Brown Law Firm is proud to announce that a sponsor it represents was rated “Exemplary” for its Compliance in the recent Ohio Department of Education ratings. As you know, ODE rates sponsors on three equal components: • Academic Performance (4 points) • Compliance with Laws and Rules (4 points) • Quality Practices (4 points) For the most part, academic performance is primarily within the bailiwick of the school – not the sponsor. For the Compliance component, sponsors are evaluated on compliance with all applicable laws and rules, including their obligation to monitor schools’ compliance. There are 19 items identified for sponsor level certification, using 9 key documents, and 251 items identified for school level certification, using 76 documents per school. A rating of exemplary requires that the number of items not in compliance is less than 3. The Quality Practices Component is based on adherence to quality practices developed by the National Association of Charter School Authorizers and other national organizations. It includes the following areas: • Commitment and Capacity • Application Process and Decision-making • Oversight and Evaluation • Termination and Renewal Decision-making • Technical Assistance and Special Requirements in Rule and Law Among the documents evaluated for both Compliance and Quality Practices are the Sponsorship Agreement and the Site Visit Form. These are evaluated for both meeting legal and regulatory requirements and promoting “best practices.” Among ODE’s recommended “best practices”: • Recommendation for Governing Authority to appoint Finance Committee. • School Performance measurements using cohorts and subgroups. The 10 subgroups evaluated in Ohio are: all students; American Indian/Alaska Native Students; Asian/Pacific Island Students; Black; non-Hispanic Students; Hispanic Students; Economically Disadvantaged Students; Students with Disabilities; and Students with Limited English Proficiency. • Requiring high-stakes review of Schools as part of Sponsorship Contract renewal process. Including these “best practices” in your documentation hold potential to add points to both your Compliance and Quality Practices scores. For further information, feel free to contact us.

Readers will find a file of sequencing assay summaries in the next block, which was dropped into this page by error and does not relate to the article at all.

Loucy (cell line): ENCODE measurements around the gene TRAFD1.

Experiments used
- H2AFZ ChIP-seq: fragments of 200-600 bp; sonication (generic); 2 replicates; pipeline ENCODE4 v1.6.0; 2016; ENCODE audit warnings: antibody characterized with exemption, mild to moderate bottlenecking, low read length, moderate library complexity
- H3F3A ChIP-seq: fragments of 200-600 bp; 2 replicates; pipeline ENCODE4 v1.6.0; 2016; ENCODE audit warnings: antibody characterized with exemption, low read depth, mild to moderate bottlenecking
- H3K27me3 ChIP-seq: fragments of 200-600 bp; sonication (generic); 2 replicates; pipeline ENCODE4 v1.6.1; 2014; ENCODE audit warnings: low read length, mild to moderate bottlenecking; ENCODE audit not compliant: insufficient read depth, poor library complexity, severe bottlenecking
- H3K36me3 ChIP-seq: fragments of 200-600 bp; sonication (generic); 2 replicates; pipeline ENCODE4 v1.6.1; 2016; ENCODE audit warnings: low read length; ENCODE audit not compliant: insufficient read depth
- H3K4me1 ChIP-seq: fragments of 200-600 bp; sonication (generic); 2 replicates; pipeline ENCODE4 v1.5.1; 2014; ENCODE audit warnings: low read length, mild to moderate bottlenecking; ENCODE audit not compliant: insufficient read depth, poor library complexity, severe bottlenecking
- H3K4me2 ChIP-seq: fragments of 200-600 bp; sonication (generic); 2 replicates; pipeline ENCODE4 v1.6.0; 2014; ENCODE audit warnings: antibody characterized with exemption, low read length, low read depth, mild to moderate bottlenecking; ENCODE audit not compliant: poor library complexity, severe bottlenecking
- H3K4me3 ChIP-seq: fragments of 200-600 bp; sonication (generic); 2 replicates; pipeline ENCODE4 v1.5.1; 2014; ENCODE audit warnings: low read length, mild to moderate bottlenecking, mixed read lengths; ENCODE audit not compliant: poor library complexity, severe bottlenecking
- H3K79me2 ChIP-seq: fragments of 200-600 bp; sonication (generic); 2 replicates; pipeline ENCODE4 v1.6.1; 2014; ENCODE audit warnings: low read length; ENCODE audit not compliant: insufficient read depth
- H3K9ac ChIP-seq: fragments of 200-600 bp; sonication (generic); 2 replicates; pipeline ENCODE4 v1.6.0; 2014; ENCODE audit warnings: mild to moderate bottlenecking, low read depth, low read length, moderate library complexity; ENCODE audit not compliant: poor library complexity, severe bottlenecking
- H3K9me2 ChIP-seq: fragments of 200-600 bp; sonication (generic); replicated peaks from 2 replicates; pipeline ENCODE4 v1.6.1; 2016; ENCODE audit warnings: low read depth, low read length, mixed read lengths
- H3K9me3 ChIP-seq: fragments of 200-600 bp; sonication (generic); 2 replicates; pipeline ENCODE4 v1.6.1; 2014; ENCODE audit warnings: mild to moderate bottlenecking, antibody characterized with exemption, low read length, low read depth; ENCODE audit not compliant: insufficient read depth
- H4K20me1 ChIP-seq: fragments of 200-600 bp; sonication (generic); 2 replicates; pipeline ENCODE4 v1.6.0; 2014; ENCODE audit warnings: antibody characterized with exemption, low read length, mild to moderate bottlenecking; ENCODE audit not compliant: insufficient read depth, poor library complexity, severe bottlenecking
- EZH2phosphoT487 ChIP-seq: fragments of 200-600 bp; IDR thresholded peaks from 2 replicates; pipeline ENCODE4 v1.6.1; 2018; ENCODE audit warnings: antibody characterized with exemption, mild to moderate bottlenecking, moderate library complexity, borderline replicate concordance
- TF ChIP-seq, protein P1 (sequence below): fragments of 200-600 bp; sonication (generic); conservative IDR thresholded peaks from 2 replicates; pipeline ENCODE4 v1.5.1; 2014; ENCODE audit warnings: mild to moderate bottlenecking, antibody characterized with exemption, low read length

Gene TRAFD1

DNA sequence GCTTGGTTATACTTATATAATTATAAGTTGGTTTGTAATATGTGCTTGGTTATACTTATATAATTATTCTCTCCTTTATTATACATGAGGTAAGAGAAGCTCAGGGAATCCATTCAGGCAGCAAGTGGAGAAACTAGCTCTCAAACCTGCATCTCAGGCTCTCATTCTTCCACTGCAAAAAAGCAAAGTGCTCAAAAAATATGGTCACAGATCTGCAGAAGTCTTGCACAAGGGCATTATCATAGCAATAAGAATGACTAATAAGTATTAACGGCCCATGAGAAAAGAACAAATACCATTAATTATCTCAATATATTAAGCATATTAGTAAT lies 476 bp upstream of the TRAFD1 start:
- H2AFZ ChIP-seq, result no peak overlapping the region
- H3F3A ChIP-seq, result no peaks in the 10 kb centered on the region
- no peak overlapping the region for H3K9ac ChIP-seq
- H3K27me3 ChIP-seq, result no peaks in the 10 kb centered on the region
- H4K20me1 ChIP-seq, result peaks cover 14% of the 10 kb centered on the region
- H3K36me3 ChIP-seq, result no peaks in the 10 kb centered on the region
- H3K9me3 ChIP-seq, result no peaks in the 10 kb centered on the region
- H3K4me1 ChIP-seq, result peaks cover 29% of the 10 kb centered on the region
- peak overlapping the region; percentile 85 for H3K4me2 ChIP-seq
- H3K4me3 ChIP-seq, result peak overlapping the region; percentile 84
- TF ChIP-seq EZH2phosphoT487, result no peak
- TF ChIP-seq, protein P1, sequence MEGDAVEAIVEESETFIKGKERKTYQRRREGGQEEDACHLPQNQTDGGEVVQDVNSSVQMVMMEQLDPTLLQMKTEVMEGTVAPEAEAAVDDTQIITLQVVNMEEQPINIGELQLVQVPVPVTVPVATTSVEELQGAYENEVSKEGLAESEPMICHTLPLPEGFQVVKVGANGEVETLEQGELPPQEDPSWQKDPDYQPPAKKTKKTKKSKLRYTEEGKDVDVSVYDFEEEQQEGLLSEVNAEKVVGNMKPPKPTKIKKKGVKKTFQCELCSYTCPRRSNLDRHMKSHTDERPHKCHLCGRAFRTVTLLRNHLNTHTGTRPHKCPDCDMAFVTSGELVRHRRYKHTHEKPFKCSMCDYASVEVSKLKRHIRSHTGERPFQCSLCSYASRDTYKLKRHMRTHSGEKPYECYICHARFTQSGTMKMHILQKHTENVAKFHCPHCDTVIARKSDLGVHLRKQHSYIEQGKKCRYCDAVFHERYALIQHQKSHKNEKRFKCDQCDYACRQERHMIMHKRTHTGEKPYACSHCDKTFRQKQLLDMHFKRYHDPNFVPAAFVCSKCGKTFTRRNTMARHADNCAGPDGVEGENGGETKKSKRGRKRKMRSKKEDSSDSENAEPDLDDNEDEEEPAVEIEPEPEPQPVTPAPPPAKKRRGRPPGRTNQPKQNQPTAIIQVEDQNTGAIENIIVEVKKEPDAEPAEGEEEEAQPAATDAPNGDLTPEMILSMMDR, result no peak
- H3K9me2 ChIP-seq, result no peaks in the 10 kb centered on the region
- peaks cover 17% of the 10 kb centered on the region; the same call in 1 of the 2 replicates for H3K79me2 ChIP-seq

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  4. DEFAULT JUDGMENT IS NOT NECESSARILY THE END OF THE STORY